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Here’s what went into creating the look of key players in Anik Datta’s film ’Aparajito’

‘A costume designer’s biggest success is when you don’t notice the costume. They look so real’ — Suchismita Dasgupta stylist and costume designer

Suchismita Dasgupta | Published 12.05.22, 02:28 AM

As a Bengali there’s no way you can avoid the influence of Satyajit Ray in your life. However, being brought up in a typical Bengali household, I was introduced to Upendrakishore Ray Chowdhury, Sukumar Ray, Leela Majumdar even before I came across Satyajit Ray; he was obviously the next natural stop. Like all Bengalis, I was an avid fan of Feluda and Professor Shanku. Naturally, the first Bengali film I ever watched was Goopi Gyne Bagha Byne and I guess it was destined to be a life that would be influenced by Ray!

Ray is an amazing teacher. The eye for detail is something you learn there. I think a costume designer’s biggest success is when you don’t notice the costume. They look so real on a character that you don’t notice it unless it is quite iconic or dramatic. I must admit my sense of realism, no drama unless needed, came from watching Ray films and studying his sketches, use of fabrics etc.

Anik Datta is a perfectionist. He sent me the script to read and asked me to do the basic looks so that we can discuss. Even after agreeing on basic looks,we disagreed often on things and came to some kind of an understanding.

We exchanged ideas on how we should do things. I remember that my husband was in England and Anikda told me that if possible, I should ask him to look at hats, bow ties etc. These were not even needed for a significant character, but merely to create a look and feel. Anikda is as fastidious as that and even after all kinds of disagreements, I respect this, because this makes me grow as well. We used to dress and check each character in a crowd and there were hundreds.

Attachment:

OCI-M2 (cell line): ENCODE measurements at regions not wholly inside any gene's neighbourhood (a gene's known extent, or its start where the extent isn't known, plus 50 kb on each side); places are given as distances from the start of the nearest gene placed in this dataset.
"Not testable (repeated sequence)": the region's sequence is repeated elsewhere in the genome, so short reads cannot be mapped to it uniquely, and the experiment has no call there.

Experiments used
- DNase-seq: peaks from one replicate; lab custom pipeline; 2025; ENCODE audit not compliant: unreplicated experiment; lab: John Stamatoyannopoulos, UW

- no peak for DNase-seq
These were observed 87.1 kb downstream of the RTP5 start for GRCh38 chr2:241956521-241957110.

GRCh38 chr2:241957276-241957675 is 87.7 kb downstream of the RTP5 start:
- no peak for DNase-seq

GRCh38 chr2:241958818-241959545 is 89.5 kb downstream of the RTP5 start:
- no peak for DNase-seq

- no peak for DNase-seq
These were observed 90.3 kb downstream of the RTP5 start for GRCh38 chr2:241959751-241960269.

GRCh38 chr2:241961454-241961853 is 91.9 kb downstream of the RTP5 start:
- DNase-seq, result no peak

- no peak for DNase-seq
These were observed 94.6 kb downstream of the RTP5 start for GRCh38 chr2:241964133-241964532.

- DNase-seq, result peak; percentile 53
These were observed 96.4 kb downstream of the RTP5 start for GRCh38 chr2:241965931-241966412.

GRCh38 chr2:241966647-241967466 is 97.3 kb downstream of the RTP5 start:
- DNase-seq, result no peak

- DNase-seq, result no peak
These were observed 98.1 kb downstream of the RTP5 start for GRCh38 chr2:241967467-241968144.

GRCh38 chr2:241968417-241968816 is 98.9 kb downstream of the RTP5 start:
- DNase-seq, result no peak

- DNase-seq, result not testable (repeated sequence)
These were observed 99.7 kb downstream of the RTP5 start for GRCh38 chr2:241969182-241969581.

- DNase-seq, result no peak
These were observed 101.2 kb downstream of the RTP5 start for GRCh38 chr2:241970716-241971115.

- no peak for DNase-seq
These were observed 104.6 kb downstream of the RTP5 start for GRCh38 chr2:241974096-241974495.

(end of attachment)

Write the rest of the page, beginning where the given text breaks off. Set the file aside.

I borrowed books from a friend who is a Ray fanatic and probably has almost all the necessary books. I read up whatever I could get my hands on, studied the sketches to understand his pattern and looked up photos from the period.

It was some work to get the right shape, style and design in everything, because apart from the main and significant characters there were many small characters and a lot of people.

Thankfully, the film is shot in black-and-white and that gave us some leverage. Our wardrobes were not spared, starting from my father-in-law’s ties, bow ties to coats. So, whenever we couldn’t make or source something, we begged and borrowed. Accessories like watches and glasses too were hired and bought. But all said and done, the whole team seemed to work together towards one objective… the film must work and we must give our best.

After the initial research and sourcing, it was more about staying as close to the look as possible. Every day it was some new challenge.

The actors, from the young to the elderly, were all very nice! They carried the look from the moment it was set. Some asked questions sometimes but most followed what was set. Jeetu (Kamal) and Saayoni (Ghosh) almost made it their style statement. The rest followed the characters and would wear clothes in the exact manner. It was quite touching how they looked after them and never left it unattended. One of the actors was so scared to take off his glasses himself that he would ask us to remove the glasses. Senior actors like Barunda (Chanda) and Paranda (Bandopadhyay) made some useful suggestions and I am quite grateful to them.

The author is the stylist and costume designer for Aparajito

Last updated on 12.05.22, 08:17 AM

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